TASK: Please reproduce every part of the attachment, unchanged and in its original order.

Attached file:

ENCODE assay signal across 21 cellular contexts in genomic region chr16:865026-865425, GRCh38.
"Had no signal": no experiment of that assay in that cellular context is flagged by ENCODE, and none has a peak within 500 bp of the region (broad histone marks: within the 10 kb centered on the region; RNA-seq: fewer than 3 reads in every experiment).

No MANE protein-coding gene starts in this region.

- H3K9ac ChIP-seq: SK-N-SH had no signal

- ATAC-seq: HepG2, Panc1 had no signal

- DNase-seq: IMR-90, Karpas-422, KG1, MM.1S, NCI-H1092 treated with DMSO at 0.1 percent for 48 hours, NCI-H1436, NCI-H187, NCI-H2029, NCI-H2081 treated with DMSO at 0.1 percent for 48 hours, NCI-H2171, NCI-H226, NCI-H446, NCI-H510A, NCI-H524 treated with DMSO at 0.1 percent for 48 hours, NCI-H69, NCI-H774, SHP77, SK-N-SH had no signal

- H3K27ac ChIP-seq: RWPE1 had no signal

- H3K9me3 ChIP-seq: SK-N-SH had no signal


ENCODE assay signal across 21 cellular contexts in genomic region chr16:865026-865425, GRCh38.
"Had no signal": no experiment of that assay in that cellular context is flagged by ENCODE, and none has a peak within 500 bp of the region (broad histone marks: within the 10 kb centered on the region; RNA-seq: fewer than 3 reads in every experiment).

No MANE protein-coding gene starts in this region.

- H3K9ac ChIP-seq: SK-N-SH had no signal

- ATAC-seq: HepG2, Panc1 had no signal

- DNase-seq: IMR-90, Karpas-422, KG1, MM.1S, NCI-H1092 treated with DMSO at 0.1 percent for 48 hours, NCI-H1436, NCI-H187, NCI-H2029, NCI-H2081 treated with DMSO at 0.1 percent for 48 hours, NCI-H2171, NCI-H226, NCI-H446, NCI-H510A, NCI-H524 treated with DMSO at 0.1 percent for 48 hours, NCI-H69, NCI-H774, SHP77, SK-N-SH had no signal

- H3K27ac ChIP-seq: RWPE1 had no signal

- H3K9me3 ChIP-seq: SK-N-SH had no signal